The young man is in a suit, his hair shiny-smooth, with an arrow-straight parting. In his hands, a bunch of red roses. The girl turning towards him wears a bouffant skirt, a headband and a radiant smile. Inside the card – my very first – a forgotten message signed with a question mark. It is nearly 1960.
I never knew who sent it. Boys were Martians to me then. Unless it was my best friend’s beautiful brother, who was kind and blind to my spots. Later – a local tragedy – he became a priest.
The card was kept in a pretty box until it disappeared. To other pieces of paper, I hold on tight. A note in French from my first true love, met and lost in Paris. An eternal flame. My father’s war-time letters, the closest I’ll ever get to him.
The guess-who greeting sent to my schoolgirl self would look strange on the shelves in the shops this month. Row upon row of cards, loudly competing for attention. The usual hearts and flowers and teddies bearing balloons. The odd cupid. Lots of birds in raptures on branches, most of them with eyes like saucers. It has to be the year of the owl. They’re everywhere. Then, next to an embroidered cushion (Love is All You Need), I see a quiet, unsoppy one. Inside, it says ‘you’re simply the best.’ I know! Spread the love! but the only significant other in my life who deserves a Valentine is my plumber, whose wife wouldn’t like it.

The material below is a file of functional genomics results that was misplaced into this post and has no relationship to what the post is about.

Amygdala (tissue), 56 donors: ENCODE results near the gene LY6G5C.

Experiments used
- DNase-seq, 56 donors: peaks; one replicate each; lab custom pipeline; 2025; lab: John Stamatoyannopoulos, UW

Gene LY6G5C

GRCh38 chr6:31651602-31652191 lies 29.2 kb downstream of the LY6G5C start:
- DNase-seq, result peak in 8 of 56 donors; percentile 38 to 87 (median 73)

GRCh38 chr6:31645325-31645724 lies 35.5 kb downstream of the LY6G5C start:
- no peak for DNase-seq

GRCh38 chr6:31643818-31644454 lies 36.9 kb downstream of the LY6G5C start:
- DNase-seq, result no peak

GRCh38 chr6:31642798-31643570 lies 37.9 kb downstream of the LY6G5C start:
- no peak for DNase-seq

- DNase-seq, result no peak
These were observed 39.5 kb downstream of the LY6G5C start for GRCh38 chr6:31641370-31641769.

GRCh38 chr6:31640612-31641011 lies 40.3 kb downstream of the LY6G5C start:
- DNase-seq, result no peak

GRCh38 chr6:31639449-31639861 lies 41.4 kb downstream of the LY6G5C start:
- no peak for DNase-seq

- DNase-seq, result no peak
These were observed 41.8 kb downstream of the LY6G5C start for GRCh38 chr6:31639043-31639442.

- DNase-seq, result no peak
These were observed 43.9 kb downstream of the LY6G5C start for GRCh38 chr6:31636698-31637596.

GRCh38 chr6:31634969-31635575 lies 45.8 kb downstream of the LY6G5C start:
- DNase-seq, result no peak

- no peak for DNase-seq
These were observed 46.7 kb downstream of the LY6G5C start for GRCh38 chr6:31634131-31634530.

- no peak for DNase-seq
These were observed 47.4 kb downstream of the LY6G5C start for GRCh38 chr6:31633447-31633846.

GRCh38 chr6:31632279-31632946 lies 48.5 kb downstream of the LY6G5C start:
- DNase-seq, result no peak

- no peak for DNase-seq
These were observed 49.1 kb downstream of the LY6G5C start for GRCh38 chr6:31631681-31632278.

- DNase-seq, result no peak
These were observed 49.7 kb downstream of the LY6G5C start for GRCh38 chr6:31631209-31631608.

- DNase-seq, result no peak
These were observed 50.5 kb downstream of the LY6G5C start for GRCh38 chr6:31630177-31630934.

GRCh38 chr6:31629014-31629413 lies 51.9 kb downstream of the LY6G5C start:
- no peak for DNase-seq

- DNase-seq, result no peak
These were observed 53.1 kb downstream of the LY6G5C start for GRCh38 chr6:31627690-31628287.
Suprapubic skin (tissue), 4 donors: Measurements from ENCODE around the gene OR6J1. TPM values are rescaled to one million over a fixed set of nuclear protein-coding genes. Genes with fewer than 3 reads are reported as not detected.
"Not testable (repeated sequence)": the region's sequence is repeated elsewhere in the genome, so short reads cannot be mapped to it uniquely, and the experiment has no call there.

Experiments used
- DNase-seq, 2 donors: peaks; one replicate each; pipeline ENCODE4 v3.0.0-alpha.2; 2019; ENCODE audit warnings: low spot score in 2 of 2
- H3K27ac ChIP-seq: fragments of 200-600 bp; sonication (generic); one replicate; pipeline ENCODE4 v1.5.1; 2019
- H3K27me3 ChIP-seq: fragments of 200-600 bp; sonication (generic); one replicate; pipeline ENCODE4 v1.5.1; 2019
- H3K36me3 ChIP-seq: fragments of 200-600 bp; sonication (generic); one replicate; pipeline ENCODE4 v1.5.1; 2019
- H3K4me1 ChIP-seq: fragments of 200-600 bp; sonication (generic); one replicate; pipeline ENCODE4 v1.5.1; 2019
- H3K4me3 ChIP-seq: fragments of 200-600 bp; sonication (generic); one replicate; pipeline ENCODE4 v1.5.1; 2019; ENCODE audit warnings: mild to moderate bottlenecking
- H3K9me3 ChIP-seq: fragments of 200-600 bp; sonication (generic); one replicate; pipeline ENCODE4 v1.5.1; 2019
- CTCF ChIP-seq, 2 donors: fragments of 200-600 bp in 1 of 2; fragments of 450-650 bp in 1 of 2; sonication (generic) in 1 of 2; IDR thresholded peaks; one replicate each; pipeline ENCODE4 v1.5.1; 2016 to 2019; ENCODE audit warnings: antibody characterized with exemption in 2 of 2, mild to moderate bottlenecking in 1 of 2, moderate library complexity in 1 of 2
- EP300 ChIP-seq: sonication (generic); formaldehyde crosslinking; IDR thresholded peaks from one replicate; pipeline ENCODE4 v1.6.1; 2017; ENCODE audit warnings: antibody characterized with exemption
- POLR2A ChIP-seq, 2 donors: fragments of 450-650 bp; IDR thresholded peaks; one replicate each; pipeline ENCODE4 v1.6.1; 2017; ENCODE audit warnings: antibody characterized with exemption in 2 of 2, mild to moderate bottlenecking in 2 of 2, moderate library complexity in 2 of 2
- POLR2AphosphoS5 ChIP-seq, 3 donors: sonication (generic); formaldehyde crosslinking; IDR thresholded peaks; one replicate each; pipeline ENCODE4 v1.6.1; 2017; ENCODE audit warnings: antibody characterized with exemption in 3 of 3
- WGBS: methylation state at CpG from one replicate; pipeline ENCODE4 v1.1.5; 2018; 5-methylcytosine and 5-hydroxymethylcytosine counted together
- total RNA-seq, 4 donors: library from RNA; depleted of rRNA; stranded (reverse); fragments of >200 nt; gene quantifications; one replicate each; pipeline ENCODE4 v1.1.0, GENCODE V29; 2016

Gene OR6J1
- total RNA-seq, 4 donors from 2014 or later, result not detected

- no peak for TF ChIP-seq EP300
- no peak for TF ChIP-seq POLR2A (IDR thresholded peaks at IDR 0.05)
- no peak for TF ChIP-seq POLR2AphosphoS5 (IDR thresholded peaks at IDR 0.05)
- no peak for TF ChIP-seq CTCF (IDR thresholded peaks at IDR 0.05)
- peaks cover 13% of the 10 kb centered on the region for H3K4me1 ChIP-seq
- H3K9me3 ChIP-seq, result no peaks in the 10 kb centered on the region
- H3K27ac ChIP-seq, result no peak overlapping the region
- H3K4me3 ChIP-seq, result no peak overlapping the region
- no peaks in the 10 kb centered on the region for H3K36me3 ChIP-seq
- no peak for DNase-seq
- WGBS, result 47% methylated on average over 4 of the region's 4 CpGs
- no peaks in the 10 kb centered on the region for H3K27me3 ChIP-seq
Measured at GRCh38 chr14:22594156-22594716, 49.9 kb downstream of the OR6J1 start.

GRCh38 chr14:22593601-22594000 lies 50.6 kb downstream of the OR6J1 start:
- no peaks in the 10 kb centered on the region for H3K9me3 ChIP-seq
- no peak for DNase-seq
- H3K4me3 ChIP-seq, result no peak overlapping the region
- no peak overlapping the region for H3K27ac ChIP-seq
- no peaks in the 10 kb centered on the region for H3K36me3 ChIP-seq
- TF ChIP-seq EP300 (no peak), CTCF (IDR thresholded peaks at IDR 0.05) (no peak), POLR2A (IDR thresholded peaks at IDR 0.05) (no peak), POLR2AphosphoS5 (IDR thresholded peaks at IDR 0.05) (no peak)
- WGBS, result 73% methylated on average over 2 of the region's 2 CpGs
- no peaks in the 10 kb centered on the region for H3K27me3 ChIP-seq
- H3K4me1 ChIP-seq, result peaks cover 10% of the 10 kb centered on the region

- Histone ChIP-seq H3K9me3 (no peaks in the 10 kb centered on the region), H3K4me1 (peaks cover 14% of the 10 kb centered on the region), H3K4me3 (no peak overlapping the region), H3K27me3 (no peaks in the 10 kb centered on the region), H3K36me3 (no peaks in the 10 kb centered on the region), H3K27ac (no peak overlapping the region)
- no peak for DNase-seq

Yesterday. No red envelopes in the letter box, no miraculous message with a foreign stamp. I do get the result of my bowel screening test. Plus a leaflet from a new Italian restaurant in the town. This place is ‘passionate about pizza’, which can’t be normal.
So, feeling very February, log onto my dating site. It’s been a while; the team have ‘missed me.’ Joining it has led to a few ‘fans’ and brief ‘conversations’ but no actual dates. My picture is recent, my age the truth – probably an instant turn-off. In any case, many of the ‘profiles’ and photos on the site are frankly frightening: men in dark glasses with GSOH, who describe themselves as ‘lonely’ or ‘fun-seeking’…
Delete two ‘matches’ at once. One with a large hat and long beard (what lies beneath?) and an ‘ageing rocker’ in search of a ‘rock chick’. I’m about to log out when a new message pops up. An invitation to lunch! This is a pleasant surprise – and an outing for the orange silk shirt -until I realise it’s from a ‘tactile’ teacher of peace and gender studies from Bangor, who can’t spell.
There is only one known antidote to all this: a large glass of pink and an early night with Jane Austen.